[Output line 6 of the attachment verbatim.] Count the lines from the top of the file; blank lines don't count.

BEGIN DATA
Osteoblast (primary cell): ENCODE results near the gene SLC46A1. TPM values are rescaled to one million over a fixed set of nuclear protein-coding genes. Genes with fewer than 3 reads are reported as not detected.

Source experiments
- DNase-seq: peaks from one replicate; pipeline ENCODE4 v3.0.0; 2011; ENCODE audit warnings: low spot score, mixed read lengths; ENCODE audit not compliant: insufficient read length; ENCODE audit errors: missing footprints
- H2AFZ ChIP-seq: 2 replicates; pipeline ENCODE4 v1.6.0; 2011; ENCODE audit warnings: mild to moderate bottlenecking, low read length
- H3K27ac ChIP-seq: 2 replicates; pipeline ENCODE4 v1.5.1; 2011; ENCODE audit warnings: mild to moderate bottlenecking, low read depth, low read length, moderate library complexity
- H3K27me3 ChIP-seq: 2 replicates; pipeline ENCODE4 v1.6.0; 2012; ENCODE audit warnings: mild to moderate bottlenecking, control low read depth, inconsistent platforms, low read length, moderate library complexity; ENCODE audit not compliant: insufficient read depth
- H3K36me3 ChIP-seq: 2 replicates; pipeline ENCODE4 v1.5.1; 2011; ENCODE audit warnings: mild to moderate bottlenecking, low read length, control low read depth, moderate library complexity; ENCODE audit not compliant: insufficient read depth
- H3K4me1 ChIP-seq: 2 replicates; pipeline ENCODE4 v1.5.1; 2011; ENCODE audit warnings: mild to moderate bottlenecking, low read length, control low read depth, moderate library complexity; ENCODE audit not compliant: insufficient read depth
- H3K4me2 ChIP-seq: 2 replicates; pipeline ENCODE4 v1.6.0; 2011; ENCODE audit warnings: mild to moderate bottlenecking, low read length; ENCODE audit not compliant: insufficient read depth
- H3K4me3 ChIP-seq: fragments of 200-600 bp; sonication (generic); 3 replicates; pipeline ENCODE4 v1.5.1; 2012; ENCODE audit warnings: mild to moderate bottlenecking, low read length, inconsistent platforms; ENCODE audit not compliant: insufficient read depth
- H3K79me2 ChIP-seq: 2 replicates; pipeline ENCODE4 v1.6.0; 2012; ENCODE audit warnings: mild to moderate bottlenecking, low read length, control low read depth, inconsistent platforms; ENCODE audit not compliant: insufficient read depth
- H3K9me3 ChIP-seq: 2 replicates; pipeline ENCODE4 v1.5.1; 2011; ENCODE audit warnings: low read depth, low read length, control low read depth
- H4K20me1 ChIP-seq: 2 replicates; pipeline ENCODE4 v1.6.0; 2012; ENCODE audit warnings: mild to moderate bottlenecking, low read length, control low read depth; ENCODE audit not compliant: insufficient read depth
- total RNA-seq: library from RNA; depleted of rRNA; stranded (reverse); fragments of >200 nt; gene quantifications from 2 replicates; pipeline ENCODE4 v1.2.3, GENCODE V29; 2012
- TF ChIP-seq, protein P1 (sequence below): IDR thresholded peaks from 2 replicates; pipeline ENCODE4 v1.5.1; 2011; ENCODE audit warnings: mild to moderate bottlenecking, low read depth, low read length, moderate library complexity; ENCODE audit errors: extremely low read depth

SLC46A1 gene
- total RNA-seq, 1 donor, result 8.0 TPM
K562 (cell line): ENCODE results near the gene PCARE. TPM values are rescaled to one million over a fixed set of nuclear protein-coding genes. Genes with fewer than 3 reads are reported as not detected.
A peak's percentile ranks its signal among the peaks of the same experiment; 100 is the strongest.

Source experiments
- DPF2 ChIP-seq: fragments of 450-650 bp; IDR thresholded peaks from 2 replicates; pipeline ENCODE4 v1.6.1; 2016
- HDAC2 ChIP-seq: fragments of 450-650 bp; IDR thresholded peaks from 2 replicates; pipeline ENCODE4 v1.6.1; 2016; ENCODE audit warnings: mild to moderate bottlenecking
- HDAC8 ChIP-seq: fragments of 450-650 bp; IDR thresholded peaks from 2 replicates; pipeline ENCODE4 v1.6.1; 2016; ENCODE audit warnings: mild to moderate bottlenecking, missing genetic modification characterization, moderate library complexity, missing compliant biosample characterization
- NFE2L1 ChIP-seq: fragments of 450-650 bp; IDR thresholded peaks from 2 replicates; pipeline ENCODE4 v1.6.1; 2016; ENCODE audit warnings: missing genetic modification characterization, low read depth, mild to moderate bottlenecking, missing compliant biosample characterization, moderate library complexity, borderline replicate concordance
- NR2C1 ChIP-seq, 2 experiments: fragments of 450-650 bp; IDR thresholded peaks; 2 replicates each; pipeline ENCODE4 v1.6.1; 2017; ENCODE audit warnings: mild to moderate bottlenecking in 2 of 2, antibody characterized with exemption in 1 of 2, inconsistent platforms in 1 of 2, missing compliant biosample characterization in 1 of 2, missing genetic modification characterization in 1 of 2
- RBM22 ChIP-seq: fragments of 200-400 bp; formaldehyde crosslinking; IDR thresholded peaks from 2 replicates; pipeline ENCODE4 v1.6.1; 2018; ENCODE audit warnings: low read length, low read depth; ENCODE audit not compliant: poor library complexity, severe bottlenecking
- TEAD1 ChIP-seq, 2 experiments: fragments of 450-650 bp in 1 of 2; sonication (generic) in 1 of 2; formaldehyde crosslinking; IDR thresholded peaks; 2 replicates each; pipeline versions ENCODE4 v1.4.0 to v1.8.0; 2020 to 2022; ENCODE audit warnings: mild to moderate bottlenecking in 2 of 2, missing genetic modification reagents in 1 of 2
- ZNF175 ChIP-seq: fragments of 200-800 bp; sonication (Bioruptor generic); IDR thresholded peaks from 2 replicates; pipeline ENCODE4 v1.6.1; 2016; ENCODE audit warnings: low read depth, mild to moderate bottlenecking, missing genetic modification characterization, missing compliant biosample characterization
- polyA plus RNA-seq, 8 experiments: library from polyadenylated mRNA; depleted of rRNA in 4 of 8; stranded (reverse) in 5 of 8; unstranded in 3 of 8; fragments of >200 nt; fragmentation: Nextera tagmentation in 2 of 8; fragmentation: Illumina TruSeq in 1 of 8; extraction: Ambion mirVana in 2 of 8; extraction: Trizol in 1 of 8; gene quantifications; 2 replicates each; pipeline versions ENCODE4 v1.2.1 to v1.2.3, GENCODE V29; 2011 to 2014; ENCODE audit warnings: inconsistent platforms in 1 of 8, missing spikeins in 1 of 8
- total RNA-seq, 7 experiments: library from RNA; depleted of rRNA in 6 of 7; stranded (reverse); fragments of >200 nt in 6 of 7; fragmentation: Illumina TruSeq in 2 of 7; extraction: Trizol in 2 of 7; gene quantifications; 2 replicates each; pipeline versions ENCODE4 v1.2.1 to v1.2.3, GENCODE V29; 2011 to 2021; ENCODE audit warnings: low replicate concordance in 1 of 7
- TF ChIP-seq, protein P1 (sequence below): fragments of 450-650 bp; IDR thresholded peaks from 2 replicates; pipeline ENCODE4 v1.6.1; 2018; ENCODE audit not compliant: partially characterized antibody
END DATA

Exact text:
- H3K27me3 ChIP-seq: 2 replicates; pipeline ENCODE4 v1.6.0; 2012; ENCODE audit warnings: mild to moderate bottlenecking, control low read depth, inconsistent platforms, low read length, moderate library complexity; ENCODE audit not compliant: insufficient read depth